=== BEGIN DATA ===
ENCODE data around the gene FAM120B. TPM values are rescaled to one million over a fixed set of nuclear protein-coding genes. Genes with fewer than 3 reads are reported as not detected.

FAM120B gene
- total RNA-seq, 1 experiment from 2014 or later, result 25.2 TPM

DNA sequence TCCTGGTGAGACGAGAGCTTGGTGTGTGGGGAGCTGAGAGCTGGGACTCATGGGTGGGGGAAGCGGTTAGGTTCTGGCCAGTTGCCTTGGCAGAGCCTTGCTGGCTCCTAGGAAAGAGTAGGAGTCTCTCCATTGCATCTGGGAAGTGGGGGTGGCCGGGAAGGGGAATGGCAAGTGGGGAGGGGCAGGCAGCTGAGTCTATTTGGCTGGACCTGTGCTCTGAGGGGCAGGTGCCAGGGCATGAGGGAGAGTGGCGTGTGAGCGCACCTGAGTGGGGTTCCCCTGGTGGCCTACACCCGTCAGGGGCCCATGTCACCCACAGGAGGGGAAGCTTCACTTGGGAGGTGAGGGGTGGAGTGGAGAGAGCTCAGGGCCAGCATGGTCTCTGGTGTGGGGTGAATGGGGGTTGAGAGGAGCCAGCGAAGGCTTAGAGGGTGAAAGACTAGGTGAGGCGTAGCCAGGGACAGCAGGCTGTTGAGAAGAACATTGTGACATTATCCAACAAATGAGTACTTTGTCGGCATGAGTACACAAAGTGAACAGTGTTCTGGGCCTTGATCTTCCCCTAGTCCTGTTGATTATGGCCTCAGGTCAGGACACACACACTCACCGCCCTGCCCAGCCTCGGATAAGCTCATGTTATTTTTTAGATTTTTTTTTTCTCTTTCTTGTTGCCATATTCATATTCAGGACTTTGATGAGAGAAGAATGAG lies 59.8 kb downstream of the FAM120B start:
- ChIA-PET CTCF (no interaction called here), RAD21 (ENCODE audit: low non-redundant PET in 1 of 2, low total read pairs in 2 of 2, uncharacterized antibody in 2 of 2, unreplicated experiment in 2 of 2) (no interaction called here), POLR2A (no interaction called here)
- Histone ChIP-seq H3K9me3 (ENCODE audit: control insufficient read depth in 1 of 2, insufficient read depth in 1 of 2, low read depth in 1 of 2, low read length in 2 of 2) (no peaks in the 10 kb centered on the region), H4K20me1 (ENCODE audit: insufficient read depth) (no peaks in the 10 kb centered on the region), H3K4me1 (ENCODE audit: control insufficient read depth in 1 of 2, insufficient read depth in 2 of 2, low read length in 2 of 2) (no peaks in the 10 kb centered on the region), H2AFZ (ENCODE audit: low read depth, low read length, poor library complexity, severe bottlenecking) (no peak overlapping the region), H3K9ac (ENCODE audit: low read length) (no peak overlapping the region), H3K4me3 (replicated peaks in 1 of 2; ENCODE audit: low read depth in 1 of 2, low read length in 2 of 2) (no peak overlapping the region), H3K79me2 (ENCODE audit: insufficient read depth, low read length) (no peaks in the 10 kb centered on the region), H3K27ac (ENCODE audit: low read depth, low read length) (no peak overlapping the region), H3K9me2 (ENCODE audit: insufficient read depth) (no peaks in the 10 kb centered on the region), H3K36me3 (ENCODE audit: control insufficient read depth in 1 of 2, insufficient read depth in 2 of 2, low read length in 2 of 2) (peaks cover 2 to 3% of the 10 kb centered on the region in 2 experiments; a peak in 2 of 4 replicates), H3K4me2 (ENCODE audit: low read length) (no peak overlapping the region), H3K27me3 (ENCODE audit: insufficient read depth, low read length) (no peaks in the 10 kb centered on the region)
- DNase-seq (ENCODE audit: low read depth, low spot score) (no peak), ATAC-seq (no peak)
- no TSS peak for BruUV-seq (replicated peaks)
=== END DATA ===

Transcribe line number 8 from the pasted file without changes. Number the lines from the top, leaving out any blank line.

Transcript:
- no TSS peak for BruUV-seq (replicated peaks)